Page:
Certainly, running them virtually in real time allows you to tweak each plug for maximum total efficacy, but I found the best restoration method was to use them as AudioSuite processors--fixing problems in one or more steps. I renamed each successive processed file in the playlist so that if I had to revisit a step later, I could simply step through the restoration process history.
LET THE HEALING BEGIN
After looping the 44.1kHz mono WAV file to allow time for the plug-in's Learn function (which takes no more than about 10 seconds), I found the audio to have a considerable hum-and-buzz component and a very loud static square wave superimposed on it. Caused by a nearby digital cellular phone, this square wave was the predominant problem I removed first with DeScratcher.
With DeScratcher inserted in a Pro Tools session, on the Edit page I selected one period of the square wave noise waveform and played it while in DeScratcher's Fingerprint mode. The Fingerprint mode programs the software to correct audio from recurring noises such as repeating thumps or pops that do not have a sharp transient attack. Both Fingerprint and Zero Detection modes are for correcting disturbances that don't fall into the standard click or scratch profile. Noises do not have to be similar in nature or have periodicity to be removed using these DeScratcher modes. When the noise is removed, the gap left is automatically filled. The result was miraculous. I could now tell there were people talking on the phone.
To remove the LF hum noise, I used DeBuZZ, which quickly learned the fundamental frequency of the noise shown on a 20 to 130Hz graph. As shown by the Complexity slider, 60 notch filters were automatically created. Adjusting the Threshold lever upward increases noise reduction by setting the psychoacoustic masking level; lifting the Complexity slider adds more notch filters to increase the number of harmonics removed. With the hum and buzz removed, the 9-1-1 call was clearer yet --I could tell both people had English accents and were under duress. But there were still a lot of extra pops, clicks and a huge hiss noise floor.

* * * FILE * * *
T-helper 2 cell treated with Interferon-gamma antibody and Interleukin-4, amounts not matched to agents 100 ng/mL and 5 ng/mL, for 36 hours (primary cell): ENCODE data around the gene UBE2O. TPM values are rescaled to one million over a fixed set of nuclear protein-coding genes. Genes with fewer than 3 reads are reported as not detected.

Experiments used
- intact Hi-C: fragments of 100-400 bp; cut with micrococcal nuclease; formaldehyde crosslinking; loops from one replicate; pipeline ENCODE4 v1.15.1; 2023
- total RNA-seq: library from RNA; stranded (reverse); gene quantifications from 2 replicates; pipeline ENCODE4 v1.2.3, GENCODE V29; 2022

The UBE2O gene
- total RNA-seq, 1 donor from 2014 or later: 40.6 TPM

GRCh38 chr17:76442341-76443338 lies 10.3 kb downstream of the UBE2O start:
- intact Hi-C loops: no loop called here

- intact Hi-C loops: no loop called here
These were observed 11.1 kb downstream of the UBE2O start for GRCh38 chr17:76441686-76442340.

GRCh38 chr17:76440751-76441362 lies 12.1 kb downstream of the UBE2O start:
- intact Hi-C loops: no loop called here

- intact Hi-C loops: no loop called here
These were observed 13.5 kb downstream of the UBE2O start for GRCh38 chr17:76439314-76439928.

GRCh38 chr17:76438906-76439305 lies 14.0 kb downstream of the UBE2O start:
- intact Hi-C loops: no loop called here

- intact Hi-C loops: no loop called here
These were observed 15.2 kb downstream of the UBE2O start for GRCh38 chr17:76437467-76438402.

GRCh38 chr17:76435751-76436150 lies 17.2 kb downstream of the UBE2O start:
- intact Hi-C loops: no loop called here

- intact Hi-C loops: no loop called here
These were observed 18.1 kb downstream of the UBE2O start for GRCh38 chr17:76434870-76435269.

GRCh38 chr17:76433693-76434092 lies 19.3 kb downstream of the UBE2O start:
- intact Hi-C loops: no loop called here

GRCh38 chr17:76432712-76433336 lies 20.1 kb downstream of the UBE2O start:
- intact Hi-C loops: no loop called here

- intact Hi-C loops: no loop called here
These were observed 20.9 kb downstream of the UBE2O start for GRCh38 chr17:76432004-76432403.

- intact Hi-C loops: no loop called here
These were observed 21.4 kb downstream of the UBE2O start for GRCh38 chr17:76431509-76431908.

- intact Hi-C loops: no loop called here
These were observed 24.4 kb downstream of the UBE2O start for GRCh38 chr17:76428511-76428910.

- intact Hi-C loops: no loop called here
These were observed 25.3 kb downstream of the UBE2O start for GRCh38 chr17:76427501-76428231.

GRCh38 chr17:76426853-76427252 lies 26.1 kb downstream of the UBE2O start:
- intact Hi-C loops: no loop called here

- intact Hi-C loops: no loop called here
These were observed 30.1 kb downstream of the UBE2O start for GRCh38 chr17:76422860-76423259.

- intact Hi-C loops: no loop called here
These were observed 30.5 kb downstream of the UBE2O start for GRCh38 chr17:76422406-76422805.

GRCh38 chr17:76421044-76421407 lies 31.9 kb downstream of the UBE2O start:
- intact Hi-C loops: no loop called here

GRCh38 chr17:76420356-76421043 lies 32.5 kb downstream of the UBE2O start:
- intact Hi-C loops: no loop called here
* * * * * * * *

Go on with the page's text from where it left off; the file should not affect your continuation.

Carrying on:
NO MORE SNAP, CRACKLE OR POP
With its dynamic tracking filters that operate in both the time and frequency domains, I used Spectral DeHiss Expert last. This plug-in is the most sophisticated and complex of the four, with many parameters to adjust --experience and a lot of trial and error are required. The onscreen GUI has a frequency spectrum graph with 25 bands based on the Bark scale that's optimized for the psychoacoustics of human hearing measured in phons. Dropping specific frequency-band faders lessens noise reduction; raising them increases reduction. Also provided is a useful noise floor editor for selecting specific frequency bands for further attention.
The remaining noise in the sample was a combination of room tone and telephone system grunge (microphone, CODEC transmission and recording medium, probably a low-speed analog logging system). After the plug-in learned the noise floor's contour, I used the Audition button to fine-tune the threshold to remove most of the high-frequency whistling and hiss. There are many smoothing function parameters that alter the filter set created to be less intrusive; the equalizer can also be used as a post-restoration enhancement tool.
I tried it on lots of typical noise problems and they were soon ancient history. This is a must-own restoration/noise-reduction collection. Prices: DeBuzz, $1,950; DeCrackler, $1,850; DeScratcher, $1,850; and Spectral DeHiss Expert, $1,950; quantity discounts are available.
Cube-Tec, dist. by Sascom, 905/469-8080, www.sascom.com.